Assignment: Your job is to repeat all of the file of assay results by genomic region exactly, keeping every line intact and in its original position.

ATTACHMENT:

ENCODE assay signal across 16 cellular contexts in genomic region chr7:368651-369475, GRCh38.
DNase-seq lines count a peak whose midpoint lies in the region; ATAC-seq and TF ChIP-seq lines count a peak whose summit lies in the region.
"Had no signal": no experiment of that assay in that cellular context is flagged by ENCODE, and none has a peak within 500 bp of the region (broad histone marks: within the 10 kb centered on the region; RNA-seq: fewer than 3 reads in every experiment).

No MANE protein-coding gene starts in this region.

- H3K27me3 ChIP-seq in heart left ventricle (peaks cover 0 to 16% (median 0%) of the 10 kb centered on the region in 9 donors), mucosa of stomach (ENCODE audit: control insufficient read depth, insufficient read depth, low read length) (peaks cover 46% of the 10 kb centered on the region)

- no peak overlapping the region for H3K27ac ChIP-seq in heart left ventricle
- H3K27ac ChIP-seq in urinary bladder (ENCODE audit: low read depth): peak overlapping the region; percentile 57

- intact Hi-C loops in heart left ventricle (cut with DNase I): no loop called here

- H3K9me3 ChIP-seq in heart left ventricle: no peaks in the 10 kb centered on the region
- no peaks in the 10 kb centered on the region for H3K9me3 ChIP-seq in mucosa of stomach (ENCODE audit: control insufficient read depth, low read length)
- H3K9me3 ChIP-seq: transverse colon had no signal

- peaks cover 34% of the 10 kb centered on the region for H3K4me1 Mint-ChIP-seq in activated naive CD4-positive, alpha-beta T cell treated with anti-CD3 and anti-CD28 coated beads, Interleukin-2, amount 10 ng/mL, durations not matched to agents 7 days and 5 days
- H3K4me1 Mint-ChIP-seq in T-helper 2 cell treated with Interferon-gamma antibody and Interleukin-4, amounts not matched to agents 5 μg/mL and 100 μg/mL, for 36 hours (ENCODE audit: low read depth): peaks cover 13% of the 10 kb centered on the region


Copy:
ENCODE assay signal across 16 cellular contexts in genomic region chr7:368651-369475, GRCh38.
DNase-seq lines count a peak whose midpoint lies in the region; ATAC-seq and TF ChIP-seq lines count a peak whose summit lies in the region.
"Had no signal": no experiment of that assay in that cellular context is flagged by ENCODE, and none has a peak within 500 bp of the region (broad histone marks: within the 10 kb centered on the region; RNA-seq: fewer than 3 reads in every experiment).

No MANE protein-coding gene starts in this region.

- H3K27me3 ChIP-seq in heart left ventricle (peaks cover 0 to 16% (median 0%) of the 10 kb centered on the region in 9 donors), mucosa of stomach (ENCODE audit: control insufficient read depth, insufficient read depth, low read length) (peaks cover 46% of the 10 kb centered on the region)

- no peak overlapping the region for H3K27ac ChIP-seq in heart left ventricle
- H3K27ac ChIP-seq in urinary bladder (ENCODE audit: low read depth): peak overlapping the region; percentile 57

- intact Hi-C loops in heart left ventricle (cut with DNase I): no loop called here

- H3K9me3 ChIP-seq in heart left ventricle: no peaks in the 10 kb centered on the region
- no peaks in the 10 kb centered on the region for H3K9me3 ChIP-seq in mucosa of stomach (ENCODE audit: control insufficient read depth, low read length)
- H3K9me3 ChIP-seq: transverse colon had no signal

- peaks cover 34% of the 10 kb centered on the region for H3K4me1 Mint-ChIP-seq in activated naive CD4-positive, alpha-beta T cell treated with anti-CD3 and anti-CD28 coated beads, Interleukin-2, amount 10 ng/mL, durations not matched to agents 7 days and 5 days
- H3K4me1 Mint-ChIP-seq in T-helper 2 cell treated with Interferon-gamma antibody and Interleukin-4, amounts not matched to agents 5 μg/mL and 100 μg/mL, for 36 hours (ENCODE audit: low read depth): peaks cover 13% of the 10 kb centered on the region